The JAWHORSE that was my makeshift spring compressor is now doing great service as a bench rest device so I was able to stretch my 10’ across the living room indoor range to my present 16 yd living room to bedroom range. (Shooting outside in the yard is definitely not recommended.) My FWB 127 is back in shootable condition and sighted in, and I’m working out the best pellets for my Walther Terrus and Melick tuned XS25. The Browning Leverage seems to shoot just about everything. I got my Beeman SR1 back in shootable condition when I discovered that the safety was somehow making the sear slip – and, I never liked automatic safeties anyway.
    Well, enough rambling. I’ll keep watching what you guys are up to – we’re all in this together.
    Larry in Algona

    • Larry,

      Thank you for the heads up of not getting it all done. I am 10+ years from the “life of leisure”,.. and still find things slipping. I think that is called being a Renaissance man,… having a wide variety of interest in which you passionately pursue. Yup,….that sounds good,…. I would use that as an excuse! Just sayin’,… if it were me.

      🙂 Chris

    • LarryMo
      Things you want to do and things you need to do will always be there.

      I say do the ones that are fun. The others will always be there. Seems like there is never enough time to do what is there.

      Staying happy is the important thing.

  5. Well, since I just mentioned it again, I might as well present a question I’ve had since reading thru this blog from the ’05 entries. Am I the only one that really gets off on those old FWB 124/127 triggers? I’ve got guns now that have pretty good triggers including a really decent copy of T05 on the XS25, Walther’s pretty good trigger on the Terrus, a quattro trigger on a Hatsan 95 Vortex to name a few.
    First a little background: I am looking for a hunting trigger most of all. That means a few ounces for target shooting is off the table. I’ve had too many winters freezing my hands to the point of frost bite and suspect I’ve damaged some nerves. Also, I never learned how to shoot until I got in the Corps and cut my teeth on an M-14. I mentioned before we were taught BRASS – breathe, relax, aim, slack, and squeeze. To this day, I’m not absolutely sure what you guys are talking about when you mention two-stage triggers. Is the first stage the “slack” that I’m familiar with? And, since I don’t recall any gun I have not having that first stage, what would a single stage trigger be like?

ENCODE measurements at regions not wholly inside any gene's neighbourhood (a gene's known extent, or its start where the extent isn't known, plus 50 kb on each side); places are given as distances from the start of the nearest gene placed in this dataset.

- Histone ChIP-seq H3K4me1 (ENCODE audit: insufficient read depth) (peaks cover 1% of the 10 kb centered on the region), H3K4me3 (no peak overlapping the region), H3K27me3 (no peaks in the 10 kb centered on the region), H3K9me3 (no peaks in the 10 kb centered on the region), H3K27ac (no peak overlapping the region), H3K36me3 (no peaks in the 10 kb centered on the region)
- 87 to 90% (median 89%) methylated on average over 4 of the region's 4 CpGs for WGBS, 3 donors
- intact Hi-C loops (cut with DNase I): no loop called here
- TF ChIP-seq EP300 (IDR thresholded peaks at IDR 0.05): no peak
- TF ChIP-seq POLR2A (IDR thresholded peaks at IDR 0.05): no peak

OK, that being said, I know a lot of you guys have had and fired the older FWB 124/127s. Is there any other trigger on the market that has the feel of that “click” separating the first and second stages?
    Larry in Algona

    • Larry,

      I can not help you with the “click” explanation. Most triggers just hit a stop, (the second stage), in which additional pull will fire the gun. I do believe that stop point is also called the let off. The slack that you take up is the first stage. That first stage is also advancing the internal trigger mech. and getting it to hold/stop at the second stage. 90% of the work is done at that point, if not more.

      That said, I think that an ideal example of a single stage trigger would be like what is found on a Red Ryder bb gun or even my 499 bb gun. That is just constant pressure and you keep pulling until the shot goes off.

      There is also single (action) and double (action) gun actions, not to be confused with single (stage) and two (stage) triggers. The (action) always confuses me, but in one, the single I think, the trigger would advance a cylinder and also cock a hammer like on a revolver. The other, being the double action, would be like a semi auto in which the next round has already been chambered and the hammer is also cocked, like on a blow back design.

      I hope some of that helps. I think I have most of that right. It can be confusing. Heck, I confused my self writing it! 😉

    • Larry,

      A quick search right here pulled this up. I did not read it, but the from the first few words, it sounds like it covers everything that I just wrote about. I wonder how bad I screwed it up? 🙁


    • Larry,

      Me, again,… I did read it, and some more. As you read it and other articles, you will find these terms:

      Single Action Trigger
      Double Action Trigger
      Single Stage Trigger
      Two Stage Trigger
      Trigger Creep